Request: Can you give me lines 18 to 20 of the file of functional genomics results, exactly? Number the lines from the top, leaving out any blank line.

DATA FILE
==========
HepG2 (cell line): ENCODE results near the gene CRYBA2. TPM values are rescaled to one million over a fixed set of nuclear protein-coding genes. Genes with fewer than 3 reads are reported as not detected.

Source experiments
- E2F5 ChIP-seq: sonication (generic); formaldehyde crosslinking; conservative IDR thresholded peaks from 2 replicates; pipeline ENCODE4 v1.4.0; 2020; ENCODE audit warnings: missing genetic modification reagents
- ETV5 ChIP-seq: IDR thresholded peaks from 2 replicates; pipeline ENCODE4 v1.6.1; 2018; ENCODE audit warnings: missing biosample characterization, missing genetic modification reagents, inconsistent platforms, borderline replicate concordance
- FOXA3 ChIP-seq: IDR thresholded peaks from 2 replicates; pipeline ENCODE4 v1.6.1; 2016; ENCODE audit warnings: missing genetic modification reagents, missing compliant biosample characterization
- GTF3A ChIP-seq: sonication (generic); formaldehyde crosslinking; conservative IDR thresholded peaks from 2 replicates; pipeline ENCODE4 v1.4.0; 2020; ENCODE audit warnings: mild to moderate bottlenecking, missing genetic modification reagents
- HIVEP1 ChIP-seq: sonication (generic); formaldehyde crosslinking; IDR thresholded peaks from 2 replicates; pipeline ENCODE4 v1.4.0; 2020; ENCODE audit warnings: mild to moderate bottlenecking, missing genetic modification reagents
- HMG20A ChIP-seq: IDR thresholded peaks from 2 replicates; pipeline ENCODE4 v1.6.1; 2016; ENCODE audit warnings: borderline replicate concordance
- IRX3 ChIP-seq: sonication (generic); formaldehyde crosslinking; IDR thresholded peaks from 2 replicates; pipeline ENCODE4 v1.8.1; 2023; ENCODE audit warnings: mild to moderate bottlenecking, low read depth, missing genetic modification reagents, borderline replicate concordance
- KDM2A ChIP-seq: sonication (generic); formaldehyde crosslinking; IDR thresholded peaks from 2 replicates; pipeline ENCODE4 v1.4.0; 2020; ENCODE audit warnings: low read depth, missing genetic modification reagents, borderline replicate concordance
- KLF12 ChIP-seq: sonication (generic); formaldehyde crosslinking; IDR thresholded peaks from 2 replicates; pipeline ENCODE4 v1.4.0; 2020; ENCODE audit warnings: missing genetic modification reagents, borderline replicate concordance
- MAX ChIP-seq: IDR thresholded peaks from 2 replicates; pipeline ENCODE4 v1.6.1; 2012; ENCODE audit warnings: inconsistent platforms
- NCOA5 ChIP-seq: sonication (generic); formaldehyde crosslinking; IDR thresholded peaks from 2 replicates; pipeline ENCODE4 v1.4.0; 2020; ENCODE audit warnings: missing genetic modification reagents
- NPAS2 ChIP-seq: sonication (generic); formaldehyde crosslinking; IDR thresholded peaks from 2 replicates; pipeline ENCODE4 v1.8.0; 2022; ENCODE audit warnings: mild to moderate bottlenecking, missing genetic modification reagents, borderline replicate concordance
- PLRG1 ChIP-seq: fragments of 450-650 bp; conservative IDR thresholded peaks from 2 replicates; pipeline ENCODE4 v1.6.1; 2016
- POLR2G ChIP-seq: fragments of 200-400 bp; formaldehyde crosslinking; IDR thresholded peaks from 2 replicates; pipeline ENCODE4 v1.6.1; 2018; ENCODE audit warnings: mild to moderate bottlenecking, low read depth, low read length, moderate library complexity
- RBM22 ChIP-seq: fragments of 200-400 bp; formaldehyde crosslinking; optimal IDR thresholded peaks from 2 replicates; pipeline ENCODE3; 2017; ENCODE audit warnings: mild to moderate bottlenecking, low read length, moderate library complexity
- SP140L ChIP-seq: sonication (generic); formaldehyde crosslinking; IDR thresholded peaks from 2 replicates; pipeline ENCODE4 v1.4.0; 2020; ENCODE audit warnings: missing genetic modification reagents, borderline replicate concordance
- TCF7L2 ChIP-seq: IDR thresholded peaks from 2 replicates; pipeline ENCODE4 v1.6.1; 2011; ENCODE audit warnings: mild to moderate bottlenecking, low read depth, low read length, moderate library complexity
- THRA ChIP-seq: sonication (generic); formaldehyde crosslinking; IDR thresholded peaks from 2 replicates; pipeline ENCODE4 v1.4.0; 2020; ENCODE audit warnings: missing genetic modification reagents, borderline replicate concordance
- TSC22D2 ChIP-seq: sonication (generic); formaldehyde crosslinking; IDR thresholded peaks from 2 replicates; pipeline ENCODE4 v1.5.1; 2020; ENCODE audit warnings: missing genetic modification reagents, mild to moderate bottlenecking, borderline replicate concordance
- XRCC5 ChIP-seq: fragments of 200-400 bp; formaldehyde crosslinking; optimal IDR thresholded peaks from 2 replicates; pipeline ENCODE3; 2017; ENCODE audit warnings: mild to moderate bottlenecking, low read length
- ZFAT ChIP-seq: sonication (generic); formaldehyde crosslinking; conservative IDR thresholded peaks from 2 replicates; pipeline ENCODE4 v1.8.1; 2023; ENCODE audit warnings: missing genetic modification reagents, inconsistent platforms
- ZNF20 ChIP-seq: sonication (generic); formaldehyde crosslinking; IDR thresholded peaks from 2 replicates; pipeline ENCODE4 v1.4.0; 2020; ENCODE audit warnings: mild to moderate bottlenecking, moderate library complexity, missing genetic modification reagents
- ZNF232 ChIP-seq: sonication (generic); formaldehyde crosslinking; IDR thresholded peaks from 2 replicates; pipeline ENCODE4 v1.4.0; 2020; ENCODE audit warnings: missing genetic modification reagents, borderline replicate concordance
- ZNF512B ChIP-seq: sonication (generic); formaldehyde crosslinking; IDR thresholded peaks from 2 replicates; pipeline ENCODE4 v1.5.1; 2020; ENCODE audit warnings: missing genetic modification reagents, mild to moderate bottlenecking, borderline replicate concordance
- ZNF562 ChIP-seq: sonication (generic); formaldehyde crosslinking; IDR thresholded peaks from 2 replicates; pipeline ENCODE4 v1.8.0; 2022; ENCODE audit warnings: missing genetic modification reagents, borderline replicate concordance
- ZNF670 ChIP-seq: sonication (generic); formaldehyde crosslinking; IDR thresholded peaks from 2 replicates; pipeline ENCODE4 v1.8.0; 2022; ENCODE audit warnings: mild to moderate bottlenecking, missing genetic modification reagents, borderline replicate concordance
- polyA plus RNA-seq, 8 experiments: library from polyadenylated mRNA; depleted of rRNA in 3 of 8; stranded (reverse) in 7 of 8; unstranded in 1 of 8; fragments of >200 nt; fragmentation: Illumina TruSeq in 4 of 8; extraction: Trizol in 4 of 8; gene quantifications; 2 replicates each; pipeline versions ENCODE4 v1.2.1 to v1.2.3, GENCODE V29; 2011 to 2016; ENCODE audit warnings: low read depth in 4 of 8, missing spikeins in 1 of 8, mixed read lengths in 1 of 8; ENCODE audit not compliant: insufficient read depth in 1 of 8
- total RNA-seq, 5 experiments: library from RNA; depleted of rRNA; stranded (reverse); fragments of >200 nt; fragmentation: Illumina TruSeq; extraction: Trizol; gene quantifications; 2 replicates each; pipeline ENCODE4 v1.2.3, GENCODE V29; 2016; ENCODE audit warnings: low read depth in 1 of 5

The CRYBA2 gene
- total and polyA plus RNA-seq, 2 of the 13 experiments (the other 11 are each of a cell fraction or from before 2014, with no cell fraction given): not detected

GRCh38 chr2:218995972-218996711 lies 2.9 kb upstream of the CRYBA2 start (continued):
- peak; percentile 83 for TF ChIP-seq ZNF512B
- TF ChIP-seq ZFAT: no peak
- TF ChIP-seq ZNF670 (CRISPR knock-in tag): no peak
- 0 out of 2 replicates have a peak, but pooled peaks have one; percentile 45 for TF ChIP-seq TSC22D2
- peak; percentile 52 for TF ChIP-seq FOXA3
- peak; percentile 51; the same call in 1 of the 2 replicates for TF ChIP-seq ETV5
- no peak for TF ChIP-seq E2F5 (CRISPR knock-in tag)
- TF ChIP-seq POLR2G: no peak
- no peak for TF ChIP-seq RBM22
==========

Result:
- SP140L ChIP-seq: sonication (generic); formaldehyde crosslinking; IDR thresholded peaks from 2 replicates; pipeline ENCODE4 v1.4.0; 2020; ENCODE audit warnings: missing genetic modification reagents, borderline replicate concordance
- TCF7L2 ChIP-seq: IDR thresholded peaks from 2 replicates; pipeline ENCODE4 v1.6.1; 2011; ENCODE audit warnings: mild to moderate bottlenecking, low read depth, low read length, moderate library complexity
- THRA ChIP-seq: sonication (generic); formaldehyde crosslinking; IDR thresholded peaks from 2 replicates; pipeline ENCODE4 v1.4.0; 2020; ENCODE audit warnings: missing genetic modification reagents, borderline replicate concordance